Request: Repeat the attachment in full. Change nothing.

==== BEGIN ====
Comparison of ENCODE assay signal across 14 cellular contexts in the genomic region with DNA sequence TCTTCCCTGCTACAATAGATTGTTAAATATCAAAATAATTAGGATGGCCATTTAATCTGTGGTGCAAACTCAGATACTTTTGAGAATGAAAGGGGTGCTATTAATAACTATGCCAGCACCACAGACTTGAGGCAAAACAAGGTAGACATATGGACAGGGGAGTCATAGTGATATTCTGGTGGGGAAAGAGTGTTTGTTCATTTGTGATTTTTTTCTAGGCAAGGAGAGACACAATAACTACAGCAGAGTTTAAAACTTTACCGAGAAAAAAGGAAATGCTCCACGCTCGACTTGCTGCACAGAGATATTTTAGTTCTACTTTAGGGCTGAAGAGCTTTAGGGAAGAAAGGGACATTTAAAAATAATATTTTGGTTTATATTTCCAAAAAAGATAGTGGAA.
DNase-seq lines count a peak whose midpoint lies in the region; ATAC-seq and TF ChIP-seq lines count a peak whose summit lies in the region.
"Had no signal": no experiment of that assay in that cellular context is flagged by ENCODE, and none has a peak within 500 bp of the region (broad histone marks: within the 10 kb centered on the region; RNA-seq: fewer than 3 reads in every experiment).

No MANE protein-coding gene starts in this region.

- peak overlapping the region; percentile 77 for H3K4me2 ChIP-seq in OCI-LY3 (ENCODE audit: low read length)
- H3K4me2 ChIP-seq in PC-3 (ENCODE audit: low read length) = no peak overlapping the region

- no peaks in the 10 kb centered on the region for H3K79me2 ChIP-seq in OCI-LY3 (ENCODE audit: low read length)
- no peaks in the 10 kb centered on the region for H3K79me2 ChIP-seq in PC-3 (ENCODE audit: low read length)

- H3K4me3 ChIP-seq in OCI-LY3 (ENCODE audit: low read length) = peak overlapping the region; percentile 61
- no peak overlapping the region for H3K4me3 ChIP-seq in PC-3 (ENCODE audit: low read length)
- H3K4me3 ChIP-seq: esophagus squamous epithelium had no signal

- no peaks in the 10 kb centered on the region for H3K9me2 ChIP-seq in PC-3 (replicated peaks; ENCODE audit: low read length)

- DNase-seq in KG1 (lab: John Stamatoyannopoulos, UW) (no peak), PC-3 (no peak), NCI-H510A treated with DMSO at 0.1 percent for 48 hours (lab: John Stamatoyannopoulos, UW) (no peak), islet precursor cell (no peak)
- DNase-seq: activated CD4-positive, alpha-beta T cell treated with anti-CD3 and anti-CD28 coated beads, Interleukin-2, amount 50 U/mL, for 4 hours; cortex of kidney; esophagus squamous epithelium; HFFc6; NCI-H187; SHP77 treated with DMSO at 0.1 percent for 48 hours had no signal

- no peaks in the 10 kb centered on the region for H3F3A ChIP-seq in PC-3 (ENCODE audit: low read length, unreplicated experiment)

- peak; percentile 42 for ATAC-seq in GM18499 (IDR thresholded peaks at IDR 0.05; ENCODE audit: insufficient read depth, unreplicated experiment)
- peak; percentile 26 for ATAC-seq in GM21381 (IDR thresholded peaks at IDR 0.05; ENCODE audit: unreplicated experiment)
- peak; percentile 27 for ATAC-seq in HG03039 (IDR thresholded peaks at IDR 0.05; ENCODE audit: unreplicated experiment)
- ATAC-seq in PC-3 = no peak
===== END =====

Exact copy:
Comparison of ENCODE assay signal across 14 cellular contexts in the genomic region with DNA sequence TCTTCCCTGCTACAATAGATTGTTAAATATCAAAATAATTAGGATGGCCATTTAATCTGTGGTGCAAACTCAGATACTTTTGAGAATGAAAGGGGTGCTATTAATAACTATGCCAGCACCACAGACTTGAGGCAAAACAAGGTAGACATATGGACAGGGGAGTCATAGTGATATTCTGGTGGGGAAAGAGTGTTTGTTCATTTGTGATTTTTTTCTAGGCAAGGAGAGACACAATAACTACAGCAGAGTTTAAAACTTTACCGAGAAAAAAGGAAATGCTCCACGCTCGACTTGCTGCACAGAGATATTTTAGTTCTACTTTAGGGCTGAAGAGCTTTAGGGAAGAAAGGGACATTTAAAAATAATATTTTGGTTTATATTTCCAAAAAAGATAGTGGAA.
DNase-seq lines count a peak whose midpoint lies in the region; ATAC-seq and TF ChIP-seq lines count a peak whose summit lies in the region.
"Had no signal": no experiment of that assay in that cellular context is flagged by ENCODE, and none has a peak within 500 bp of the region (broad histone marks: within the 10 kb centered on the region; RNA-seq: fewer than 3 reads in every experiment).

No MANE protein-coding gene starts in this region.

- peak overlapping the region; percentile 77 for H3K4me2 ChIP-seq in OCI-LY3 (ENCODE audit: low read length)
- H3K4me2 ChIP-seq in PC-3 (ENCODE audit: low read length) = no peak overlapping the region

- no peaks in the 10 kb centered on the region for H3K79me2 ChIP-seq in OCI-LY3 (ENCODE audit: low read length)
- no peaks in the 10 kb centered on the region for H3K79me2 ChIP-seq in PC-3 (ENCODE audit: low read length)

- H3K4me3 ChIP-seq in OCI-LY3 (ENCODE audit: low read length) = peak overlapping the region; percentile 61
- no peak overlapping the region for H3K4me3 ChIP-seq in PC-3 (ENCODE audit: low read length)
- H3K4me3 ChIP-seq: esophagus squamous epithelium had no signal

- no peaks in the 10 kb centered on the region for H3K9me2 ChIP-seq in PC-3 (replicated peaks; ENCODE audit: low read length)

- DNase-seq in KG1 (lab: John Stamatoyannopoulos, UW) (no peak), PC-3 (no peak), NCI-H510A treated with DMSO at 0.1 percent for 48 hours (lab: John Stamatoyannopoulos, UW) (no peak), islet precursor cell (no peak)
- DNase-seq: activated CD4-positive, alpha-beta T cell treated with anti-CD3 and anti-CD28 coated beads, Interleukin-2, amount 50 U/mL, for 4 hours; cortex of kidney; esophagus squamous epithelium; HFFc6; NCI-H187; SHP77 treated with DMSO at 0.1 percent for 48 hours had no signal

- no peaks in the 10 kb centered on the region for H3F3A ChIP-seq in PC-3 (ENCODE audit: low read length, unreplicated experiment)

- peak; percentile 42 for ATAC-seq in GM18499 (IDR thresholded peaks at IDR 0.05; ENCODE audit: insufficient read depth, unreplicated experiment)
- peak; percentile 26 for ATAC-seq in GM21381 (IDR thresholded peaks at IDR 0.05; ENCODE audit: unreplicated experiment)
- peak; percentile 27 for ATAC-seq in HG03039 (IDR thresholded peaks at IDR 0.05; ENCODE audit: unreplicated experiment)
- ATAC-seq in PC-3 = no peak